Sufficiency is determined for each survey analysis breakout listed above. The four sets of sufficiency counts are then meshed together to create a single unified sample design. The unified design specifies a targeted number of responders for each State by NAICS Sector Category by Industry Size Class combination. Sample sizes are then derived by multiplying each combination’s targeted number of responders by an estimate of the survey response rate. The overall sample size is the sum of these individual cell sample sizes. Sufficiency is determined based on estimating proportions to a certain degree of precision, where precision is based on researcher needs weighed versus survey burden and cost. The formula for the sample sufficiency of an estimation cell is based on the deconstruction of the formula for the variance of a proportion (using simple random sampling within the cell):

Technical Note Image 1  


 h is the stratum or analysis breakout cell

nh is the sample size sufficient to estimate the desired precision in stratum h

Nh is the stratum h population

ph is a guess at the eventual proporition estimate in stratum h (always set to 0.5)

sh is the standard error chosen by the researcher to set the precision level for stratum h

The following table provides overall sample sizes resulting from applying the design using different combinations of standard error and response rate settings:


Standard Error

95% Confidence Interval Error Bound (+/-)

90% Confidence Interval Error Bound (+/-)

Est. Resp. Rate

Total Targets

Total Sample Size






















The sample size is based on the criteria described in the table above, specifically the second row, in addition to the number of state-industry-size class cells we wish to estimate. Given government mandates related to the virus will differ from state to state, and industries and size classes had different programs targeted towards them, it was desired to produce estimates for specific industry-state groups and size class – state groups, and given the burden estimate and the fact that this sample size is much smaller than other online surveys approved asking about business responses to the Coronavirus pandemic.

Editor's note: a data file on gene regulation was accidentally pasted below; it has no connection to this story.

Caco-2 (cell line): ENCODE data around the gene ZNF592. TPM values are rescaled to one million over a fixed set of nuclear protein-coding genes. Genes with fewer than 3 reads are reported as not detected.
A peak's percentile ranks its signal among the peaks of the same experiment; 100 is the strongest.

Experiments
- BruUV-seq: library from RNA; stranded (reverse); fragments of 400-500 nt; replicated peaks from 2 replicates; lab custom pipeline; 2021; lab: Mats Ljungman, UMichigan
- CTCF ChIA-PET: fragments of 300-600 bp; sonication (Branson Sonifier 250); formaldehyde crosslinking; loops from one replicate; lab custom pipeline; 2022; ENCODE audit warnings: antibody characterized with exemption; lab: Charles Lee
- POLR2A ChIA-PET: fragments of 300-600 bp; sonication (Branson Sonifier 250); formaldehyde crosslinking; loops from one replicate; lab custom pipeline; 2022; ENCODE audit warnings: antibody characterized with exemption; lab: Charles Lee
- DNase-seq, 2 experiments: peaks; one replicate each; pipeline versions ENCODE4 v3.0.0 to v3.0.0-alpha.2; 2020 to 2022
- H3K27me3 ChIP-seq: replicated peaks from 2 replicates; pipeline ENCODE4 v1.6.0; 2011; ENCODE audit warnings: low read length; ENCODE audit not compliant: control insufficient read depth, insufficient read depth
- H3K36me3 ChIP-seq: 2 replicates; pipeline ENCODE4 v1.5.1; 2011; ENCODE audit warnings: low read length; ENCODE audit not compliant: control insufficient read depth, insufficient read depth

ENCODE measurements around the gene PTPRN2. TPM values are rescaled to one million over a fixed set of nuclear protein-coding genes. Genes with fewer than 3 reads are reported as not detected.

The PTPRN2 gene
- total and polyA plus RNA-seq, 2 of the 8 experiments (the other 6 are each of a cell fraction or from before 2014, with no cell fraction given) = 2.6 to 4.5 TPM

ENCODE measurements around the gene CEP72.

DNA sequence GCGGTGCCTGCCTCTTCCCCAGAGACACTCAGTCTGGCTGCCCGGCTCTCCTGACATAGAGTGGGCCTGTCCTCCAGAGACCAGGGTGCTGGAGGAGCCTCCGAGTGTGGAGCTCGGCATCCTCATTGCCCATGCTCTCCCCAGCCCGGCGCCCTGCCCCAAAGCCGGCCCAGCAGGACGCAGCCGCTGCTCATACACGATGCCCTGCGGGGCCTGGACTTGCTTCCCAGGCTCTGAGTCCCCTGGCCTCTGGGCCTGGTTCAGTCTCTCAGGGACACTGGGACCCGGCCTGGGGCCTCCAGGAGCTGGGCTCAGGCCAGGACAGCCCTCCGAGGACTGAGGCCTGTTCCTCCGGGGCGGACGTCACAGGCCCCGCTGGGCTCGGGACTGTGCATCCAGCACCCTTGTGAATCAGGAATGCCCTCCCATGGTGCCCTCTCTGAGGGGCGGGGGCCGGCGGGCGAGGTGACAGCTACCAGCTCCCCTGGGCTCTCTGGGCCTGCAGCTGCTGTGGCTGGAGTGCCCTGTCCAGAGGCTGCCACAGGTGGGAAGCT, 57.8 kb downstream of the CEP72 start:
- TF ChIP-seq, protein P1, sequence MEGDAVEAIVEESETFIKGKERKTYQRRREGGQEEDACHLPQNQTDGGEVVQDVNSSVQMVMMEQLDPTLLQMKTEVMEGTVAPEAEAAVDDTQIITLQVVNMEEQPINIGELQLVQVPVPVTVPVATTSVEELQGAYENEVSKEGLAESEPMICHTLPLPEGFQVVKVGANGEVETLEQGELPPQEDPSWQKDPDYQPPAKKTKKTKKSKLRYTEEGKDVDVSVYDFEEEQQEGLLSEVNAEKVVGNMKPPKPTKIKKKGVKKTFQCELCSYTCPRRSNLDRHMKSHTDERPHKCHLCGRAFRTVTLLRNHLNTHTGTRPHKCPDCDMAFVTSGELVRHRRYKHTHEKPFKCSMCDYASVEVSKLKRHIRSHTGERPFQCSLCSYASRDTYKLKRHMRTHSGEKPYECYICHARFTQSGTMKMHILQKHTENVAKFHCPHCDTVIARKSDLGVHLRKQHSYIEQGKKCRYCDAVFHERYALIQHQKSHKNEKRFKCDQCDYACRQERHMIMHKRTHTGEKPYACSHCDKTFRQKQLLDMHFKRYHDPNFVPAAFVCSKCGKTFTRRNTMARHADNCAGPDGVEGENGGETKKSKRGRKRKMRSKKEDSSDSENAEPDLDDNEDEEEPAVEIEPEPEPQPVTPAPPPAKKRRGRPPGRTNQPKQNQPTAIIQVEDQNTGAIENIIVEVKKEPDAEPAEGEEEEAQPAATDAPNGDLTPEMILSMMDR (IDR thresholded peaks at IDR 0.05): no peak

After sample sizes were finalized for each state, NAICS sector, and size class stratum, samples were selected within each stratum using simple random sampling.

Estimation Methodology

The primary measure of interest will be an estimated proportion possessing an attribute being assessed by a survey question. The proportion estimate formula is:

Each stratum weight is the population proportion of each stratum relative to the composite population of interest:

Technical Note Image 2    

The formula for the estimated sample proportion for some stratum (h), generalized for non-response adjustment, is: 

Technical Note Image 3  

The proportion of non-responders possessing the attribute of interest is generally unknowable. Therefore, the assumption is made that, within each stratum, responders and non-responders possess the attribute of interest in the same proportion, and therefore the formula reduces as follows:

Technical Note Image 4   


Variance estimation will involve (i) the application of the general formula for the variance of a composite proportion estimator drawn from a stratified random sample and (ii) the application of the basic formula for the variance of a proportion drawn from a simple random sample. Specifically, the variance of the proportion estimator for some particular analysis breakout cell is:

Technical Note Image 5  

Under the assumption that, within each panhrticular stratum, non-responders possess the attribute of interest in the same proportion as responders, the formula for the within stratum variance of a proportion calculated from a simple random sample is:

Technical Note Image  

In the formula above, note that nh is the number of establishments in stratum h that responded to the survey question of interest. It is not the stratum h sample size. The formulas above can be tailored to the desired composite estimator by applying it across only the set of strata that are relevant to that particular composite.